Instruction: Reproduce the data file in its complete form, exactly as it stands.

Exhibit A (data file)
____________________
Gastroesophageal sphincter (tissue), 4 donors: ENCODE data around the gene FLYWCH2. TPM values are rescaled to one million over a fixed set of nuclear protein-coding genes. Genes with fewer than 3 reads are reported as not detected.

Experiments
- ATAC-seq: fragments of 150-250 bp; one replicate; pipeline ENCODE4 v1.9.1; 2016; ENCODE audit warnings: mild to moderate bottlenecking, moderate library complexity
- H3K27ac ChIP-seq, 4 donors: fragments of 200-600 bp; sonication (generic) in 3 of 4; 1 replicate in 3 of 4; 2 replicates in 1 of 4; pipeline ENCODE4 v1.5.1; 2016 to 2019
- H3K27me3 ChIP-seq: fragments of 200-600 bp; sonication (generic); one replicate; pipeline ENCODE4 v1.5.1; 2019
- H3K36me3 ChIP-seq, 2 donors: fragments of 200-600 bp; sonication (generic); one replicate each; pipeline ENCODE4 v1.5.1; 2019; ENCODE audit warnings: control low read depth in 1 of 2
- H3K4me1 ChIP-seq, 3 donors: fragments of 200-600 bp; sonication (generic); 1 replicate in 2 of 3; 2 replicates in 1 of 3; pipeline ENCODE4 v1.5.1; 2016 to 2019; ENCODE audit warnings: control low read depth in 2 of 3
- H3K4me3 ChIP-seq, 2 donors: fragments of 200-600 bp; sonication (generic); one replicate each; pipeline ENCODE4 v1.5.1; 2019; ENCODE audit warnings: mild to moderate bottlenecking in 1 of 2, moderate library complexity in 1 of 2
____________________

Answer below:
Gastroesophageal sphincter (tissue), 4 donors: ENCODE data around the gene FLYWCH2. TPM values are rescaled to one million over a fixed set of nuclear protein-coding genes. Genes with fewer than 3 reads are reported as not detected.

Experiments
- ATAC-seq: fragments of 150-250 bp; one replicate; pipeline ENCODE4 v1.9.1; 2016; ENCODE audit warnings: mild to moderate bottlenecking, moderate library complexity
- H3K27ac ChIP-seq, 4 donors: fragments of 200-600 bp; sonication (generic) in 3 of 4; 1 replicate in 3 of 4; 2 replicates in 1 of 4; pipeline ENCODE4 v1.5.1; 2016 to 2019
- H3K27me3 ChIP-seq: fragments of 200-600 bp; sonication (generic); one replicate; pipeline ENCODE4 v1.5.1; 2019
- H3K36me3 ChIP-seq, 2 donors: fragments of 200-600 bp; sonication (generic); one replicate each; pipeline ENCODE4 v1.5.1; 2019; ENCODE audit warnings: control low read depth in 1 of 2
- H3K4me1 ChIP-seq, 3 donors: fragments of 200-600 bp; sonication (generic); 1 replicate in 2 of 3; 2 replicates in 1 of 3; pipeline ENCODE4 v1.5.1; 2016 to 2019; ENCODE audit warnings: control low read depth in 2 of 3
- H3K4me3 ChIP-seq, 2 donors: fragments of 200-600 bp; sonication (generic); one replicate each; pipeline ENCODE4 v1.5.1; 2019; ENCODE audit warnings: mild to moderate bottlenecking in 1 of 2, moderate library complexity in 1 of 2